Which Hogwarts house would you be in? There are four options, and everybody fits into one. The brave and chivalrous are put in Gryffindor. Patient and loyal types head to Hufflepuff. Ravenclaw is for the witty and intelligent. The cunning and ambitious — and potentially evil — are destined for Slytherin. In the Harry Potter books, a pugnacious talking hat, known as the ‘Sorting Hat’, carries out the selection.
If you are like me and under 35, you probably didn’t need that explaining. Almost every young person who can read has read Harry Potter — 450 million copies have been sold worldwide. Not to do so was an act of rebellion. On Monday, fans will celebrate the 20th anniversary of the first book’s publication — two decades on and J.K. Rowling’s tales of wizardry and witchcraft continue to bewitch us, even though we are meant to have grown up.
The ‘Potterverse’ is the millennial universe. It informs the way we see ourselves and the way we look at the world; our moral imagination. If you have ever wondered why young people are often so childish in their politics, why they want to divide the world between tolerant progressives and wicked reactionaries, it helps to understand that.
Harry Potter may be a literary fantasy but for many it is also a substitute religion in a secular era. The books are about the fight between good and evil, and the power of magic. They teach you that bigotry must be fought at all costs, that tolerance and difference must be celebrated. The great symbol of malevolence is Harry’s nemesis, Lord Voldemort — or ‘He Who Must Not Be Named’. He wants to rid the wizarding world of Muggles (people from non-wizarding heritage) and is obsessed with the idea of blood purity.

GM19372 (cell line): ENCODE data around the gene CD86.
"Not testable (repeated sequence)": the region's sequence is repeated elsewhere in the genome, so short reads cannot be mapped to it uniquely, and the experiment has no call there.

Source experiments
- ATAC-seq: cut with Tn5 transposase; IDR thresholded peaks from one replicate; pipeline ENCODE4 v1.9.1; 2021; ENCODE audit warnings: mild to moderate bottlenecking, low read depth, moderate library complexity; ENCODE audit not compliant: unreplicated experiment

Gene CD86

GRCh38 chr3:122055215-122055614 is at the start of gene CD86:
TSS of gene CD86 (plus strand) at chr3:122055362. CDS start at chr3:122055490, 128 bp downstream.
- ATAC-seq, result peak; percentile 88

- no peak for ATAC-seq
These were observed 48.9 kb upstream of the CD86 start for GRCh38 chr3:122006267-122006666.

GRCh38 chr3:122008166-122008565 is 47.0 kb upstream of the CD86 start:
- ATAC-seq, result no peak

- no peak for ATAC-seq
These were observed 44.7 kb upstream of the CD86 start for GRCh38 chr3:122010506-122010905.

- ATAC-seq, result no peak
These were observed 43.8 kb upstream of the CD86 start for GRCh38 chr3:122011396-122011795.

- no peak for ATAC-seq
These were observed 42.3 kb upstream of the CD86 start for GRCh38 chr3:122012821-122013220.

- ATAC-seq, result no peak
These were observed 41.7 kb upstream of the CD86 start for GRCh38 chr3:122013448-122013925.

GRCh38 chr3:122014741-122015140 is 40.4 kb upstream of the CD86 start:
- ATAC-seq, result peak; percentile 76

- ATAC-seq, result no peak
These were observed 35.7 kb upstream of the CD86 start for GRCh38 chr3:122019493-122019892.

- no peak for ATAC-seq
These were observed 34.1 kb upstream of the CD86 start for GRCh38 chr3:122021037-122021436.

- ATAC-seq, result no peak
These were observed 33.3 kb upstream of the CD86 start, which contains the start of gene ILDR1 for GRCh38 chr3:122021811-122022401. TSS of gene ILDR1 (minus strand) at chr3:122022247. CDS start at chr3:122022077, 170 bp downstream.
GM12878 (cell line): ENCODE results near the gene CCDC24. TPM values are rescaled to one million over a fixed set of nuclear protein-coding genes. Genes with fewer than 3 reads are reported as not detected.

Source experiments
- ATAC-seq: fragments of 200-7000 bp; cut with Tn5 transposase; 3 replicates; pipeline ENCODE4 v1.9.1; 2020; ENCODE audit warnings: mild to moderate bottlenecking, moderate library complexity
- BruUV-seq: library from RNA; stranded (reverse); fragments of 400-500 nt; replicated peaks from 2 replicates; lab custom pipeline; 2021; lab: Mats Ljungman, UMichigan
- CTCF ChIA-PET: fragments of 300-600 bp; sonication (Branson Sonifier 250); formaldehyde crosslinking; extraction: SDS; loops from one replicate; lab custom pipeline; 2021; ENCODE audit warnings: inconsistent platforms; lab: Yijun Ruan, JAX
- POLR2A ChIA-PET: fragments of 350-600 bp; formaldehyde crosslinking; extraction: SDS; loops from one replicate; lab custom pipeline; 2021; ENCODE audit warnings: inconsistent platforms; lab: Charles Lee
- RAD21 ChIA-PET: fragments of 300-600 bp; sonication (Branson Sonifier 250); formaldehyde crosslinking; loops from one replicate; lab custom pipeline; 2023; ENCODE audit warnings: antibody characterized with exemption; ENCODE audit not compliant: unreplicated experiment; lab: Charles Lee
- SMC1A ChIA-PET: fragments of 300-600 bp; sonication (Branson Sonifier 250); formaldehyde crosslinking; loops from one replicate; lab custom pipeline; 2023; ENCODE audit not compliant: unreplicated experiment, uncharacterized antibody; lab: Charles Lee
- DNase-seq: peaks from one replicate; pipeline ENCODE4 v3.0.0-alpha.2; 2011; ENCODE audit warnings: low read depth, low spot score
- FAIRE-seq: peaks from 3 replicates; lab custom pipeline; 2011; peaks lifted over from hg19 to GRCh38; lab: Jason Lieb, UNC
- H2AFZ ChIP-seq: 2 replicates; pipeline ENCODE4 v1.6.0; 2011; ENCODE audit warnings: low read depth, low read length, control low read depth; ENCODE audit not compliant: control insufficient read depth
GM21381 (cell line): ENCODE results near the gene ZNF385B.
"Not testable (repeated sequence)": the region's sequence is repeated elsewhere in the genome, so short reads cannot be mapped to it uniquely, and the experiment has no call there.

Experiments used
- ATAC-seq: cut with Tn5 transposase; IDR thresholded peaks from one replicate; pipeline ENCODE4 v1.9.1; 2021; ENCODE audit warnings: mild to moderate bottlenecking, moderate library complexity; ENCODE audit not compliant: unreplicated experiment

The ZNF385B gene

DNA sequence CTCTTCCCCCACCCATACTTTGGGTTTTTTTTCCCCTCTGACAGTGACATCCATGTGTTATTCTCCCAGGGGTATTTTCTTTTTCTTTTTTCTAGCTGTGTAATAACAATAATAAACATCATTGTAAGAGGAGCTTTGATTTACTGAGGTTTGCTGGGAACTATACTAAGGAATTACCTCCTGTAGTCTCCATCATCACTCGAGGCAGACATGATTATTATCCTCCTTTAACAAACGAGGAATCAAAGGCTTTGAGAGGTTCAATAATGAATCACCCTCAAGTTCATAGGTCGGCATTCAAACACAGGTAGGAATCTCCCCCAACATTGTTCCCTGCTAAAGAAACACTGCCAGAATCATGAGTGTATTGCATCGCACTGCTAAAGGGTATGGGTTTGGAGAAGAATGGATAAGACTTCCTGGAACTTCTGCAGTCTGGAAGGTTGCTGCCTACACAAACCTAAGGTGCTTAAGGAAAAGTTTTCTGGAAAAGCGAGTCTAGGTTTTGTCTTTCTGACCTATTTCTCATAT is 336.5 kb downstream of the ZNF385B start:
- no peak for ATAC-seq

The Harry Potter generation sees real-life Voldemorts everywhere. Donald Trump, Nigel Farage, Marine Le Pen, Vladimir Putin, Viktor Orbán — all are compared to the Dark Lord. Following Trump’s election, a number of articles drew parallels between his administration and the Potterverse. ‘How Harry Potter Helps Make Sense of Trump’s World’ was the title of one. ‘Who Said It — Steve Bannon or Lord Voldemort?’, another. A service was launched that replaced the names of Trump’s cabinet wherever they appeared online with those of ‘Death Eaters’ — the group of wizards led by Voldemort. At Harvard, students launched the ‘Resistance School’ to fight back against Trump’s agenda, comparing themselves to ‘Dumbledore’s Army’, a force set up in the books to combat ‘dark magic’. Articles such as ‘Ten Things Dumbledore’s Army Taught Us about Activism and Political Resistance’ were published. At anti-fascism protests across the world, placards reading ‘Dumbledore’s Army’ or ‘Hermione wouldn’t stand for this’ have become a common sight.
J.K. Rowling is not only very wealthy thanks to the books, films and now the stage play, Harry Potter and the Cursed Child; she is also a major voice in world affairs. In 2006, the year before the final Potter book, Twitter was launched. It almost sounds like something from the world of Hogwarts, where owls deliver the post. Rowling is prominent on Twitter and her army of almost 11 million followers is always keen to hear what she has to say about contemporary politics. Following Trump’s proposed ban on Muslims entering the US, Rowling tweeted that ‘Voldemort was nowhere near as bad’. When one Trump supporter threatened to burn her Harry Potter books, Rowling tweeted back: ‘Guess it’s true what they say: you can lead a girl to books about the rise and fall of an autocrat, but you still can’t make her think.’
British politics is also seen through the lens of Harry Potter — which is fitting, given that the books are set here. Earlier this year, a poll revealed Rowling, a prominent unionist, was considered a better person to lead the campaign against Scottish independence than Jeremy Corbyn. The author has also tweeted, ‘Corbyn. Is. Not. Dumbledore’ in case there was any confusion. Rowling has no love for the hard left. She is a Labour supporter but has frequently criticised its leader. She has also condemned the misogyny being directed towards the Prime Minister: ‘Just unfollowed a man who I thought was smart and funny, because he called Theresa May a whore,’ she tweeted earlier this month.